• Gin – The most generic category; no specific production method is specified except that the spirit must have a discernible juniper flavour and bottled at 37.5% ABV (40% ABV in the United States). Most spirits labelled gin likely to be produced using the cold compounding method and are relatively in-expensive.
  • Distilled Gin – A highly rectified spirit (96% ABV) is diluted and redistilled in the presence of juniper berries and other natural botanicals. After distillation, natural or nature-identical flavours may be added. Distilled gin can be coloured.
  • London Gin / London Dry Gin – All the flavours must be introduced exclusively through distillation in traditional stills. Only a minute amount of sweetener is permitted but no colorant is allowed.  The term “London Dry” is not a geographical indication and therefore it can be produced anywhere in the world.

Other Types of Gin

  • Flavoured Gin – Technically all gins are flavoured, but the contemporary meaning of ‘flavoured gin’ refers to spirits where pronounced flavours of non-traditional fruits, herbs and spices take centre stage. These new aromatics and flavours are usually added after distillation. Flavoured gin will also contain more sugar compared with traditional distilled gin, but it should not be confused with gin-based liqueurs (see below) which has a much higher sugar content and lower alcohol strength (below 37.5% ABV).  From a consumer standpoint, flavoured gin opens a whole new level of flavour palates to explore. They are more accessible and adds to the mixability of the spirits. Tanqueray Flor De Sevilla is a good example of this category.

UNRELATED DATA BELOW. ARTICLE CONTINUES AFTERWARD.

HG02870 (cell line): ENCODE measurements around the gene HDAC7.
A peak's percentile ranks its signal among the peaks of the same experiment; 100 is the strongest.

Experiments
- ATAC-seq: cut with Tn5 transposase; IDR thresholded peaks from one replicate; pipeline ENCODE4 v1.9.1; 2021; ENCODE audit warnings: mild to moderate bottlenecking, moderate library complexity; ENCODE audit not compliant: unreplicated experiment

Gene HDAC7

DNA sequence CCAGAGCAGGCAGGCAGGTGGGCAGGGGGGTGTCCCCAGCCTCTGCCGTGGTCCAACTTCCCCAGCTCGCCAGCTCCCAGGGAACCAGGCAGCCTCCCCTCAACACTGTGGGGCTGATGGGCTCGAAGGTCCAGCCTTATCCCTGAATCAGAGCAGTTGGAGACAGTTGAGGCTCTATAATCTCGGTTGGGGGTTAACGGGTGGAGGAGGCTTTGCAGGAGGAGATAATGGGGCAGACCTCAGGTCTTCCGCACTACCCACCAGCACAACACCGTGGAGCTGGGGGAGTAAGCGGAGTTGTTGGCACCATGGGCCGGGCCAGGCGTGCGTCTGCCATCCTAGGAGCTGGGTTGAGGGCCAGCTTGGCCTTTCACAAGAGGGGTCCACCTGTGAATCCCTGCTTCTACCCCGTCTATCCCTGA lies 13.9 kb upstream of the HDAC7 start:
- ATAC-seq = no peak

• Sloe Gin and Gin-based Liqueurs – Sloe gin is the only gin-based liqueur permitted to be described as gin.  It is produced by maceration of sloe berries (a plum like fruit) in gin with possible addition of sloe juice.  The minimum bottling strength of Sloe gin is 25% ABV.  Other fruit gin liqueurs can only be described as ‘gin liqueur’ and must have a minimum of 100 grams of sugar and a minimum bottling strength of 15% ABV.  See Gordon’s Sloe Gin.